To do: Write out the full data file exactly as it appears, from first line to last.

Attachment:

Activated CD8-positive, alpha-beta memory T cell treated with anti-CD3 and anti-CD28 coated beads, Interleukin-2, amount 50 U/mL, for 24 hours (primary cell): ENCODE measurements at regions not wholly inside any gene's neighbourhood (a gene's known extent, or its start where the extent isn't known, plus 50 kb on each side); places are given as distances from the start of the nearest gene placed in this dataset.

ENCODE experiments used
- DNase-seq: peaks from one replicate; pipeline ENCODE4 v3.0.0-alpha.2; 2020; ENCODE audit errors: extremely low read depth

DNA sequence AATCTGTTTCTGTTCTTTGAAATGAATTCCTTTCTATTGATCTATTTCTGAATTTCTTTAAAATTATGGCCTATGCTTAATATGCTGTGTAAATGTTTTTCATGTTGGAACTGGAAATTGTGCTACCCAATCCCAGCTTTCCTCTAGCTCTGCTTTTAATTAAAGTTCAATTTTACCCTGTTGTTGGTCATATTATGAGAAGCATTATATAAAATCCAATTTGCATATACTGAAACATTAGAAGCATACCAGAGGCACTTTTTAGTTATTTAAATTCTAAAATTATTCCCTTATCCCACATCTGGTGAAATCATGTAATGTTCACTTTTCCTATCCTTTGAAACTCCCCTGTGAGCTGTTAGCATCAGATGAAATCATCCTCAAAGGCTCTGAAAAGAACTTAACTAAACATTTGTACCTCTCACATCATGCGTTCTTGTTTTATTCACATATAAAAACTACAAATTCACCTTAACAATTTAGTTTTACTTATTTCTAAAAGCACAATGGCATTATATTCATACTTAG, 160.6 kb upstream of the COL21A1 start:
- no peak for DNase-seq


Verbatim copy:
Activated CD8-positive, alpha-beta memory T cell treated with anti-CD3 and anti-CD28 coated beads, Interleukin-2, amount 50 U/mL, for 24 hours (primary cell): ENCODE measurements at regions not wholly inside any gene's neighbourhood (a gene's known extent, or its start where the extent isn't known, plus 50 kb on each side); places are given as distances from the start of the nearest gene placed in this dataset.

ENCODE experiments used
- DNase-seq: peaks from one replicate; pipeline ENCODE4 v3.0.0-alpha.2; 2020; ENCODE audit errors: extremely low read depth

DNA sequence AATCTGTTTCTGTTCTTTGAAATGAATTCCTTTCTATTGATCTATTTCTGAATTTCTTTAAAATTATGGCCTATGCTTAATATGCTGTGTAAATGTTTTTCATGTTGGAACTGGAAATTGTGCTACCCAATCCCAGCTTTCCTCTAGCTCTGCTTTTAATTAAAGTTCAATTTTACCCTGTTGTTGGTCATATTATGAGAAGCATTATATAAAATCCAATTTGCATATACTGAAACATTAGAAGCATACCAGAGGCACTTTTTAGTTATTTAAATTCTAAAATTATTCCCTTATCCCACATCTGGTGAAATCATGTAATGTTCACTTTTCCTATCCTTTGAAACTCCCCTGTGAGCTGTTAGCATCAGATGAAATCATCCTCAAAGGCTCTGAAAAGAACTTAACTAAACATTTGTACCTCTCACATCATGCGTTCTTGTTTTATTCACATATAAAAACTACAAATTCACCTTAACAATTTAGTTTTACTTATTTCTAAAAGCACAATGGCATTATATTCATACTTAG, 160.6 kb upstream of the COL21A1 start:
- no peak for DNase-seq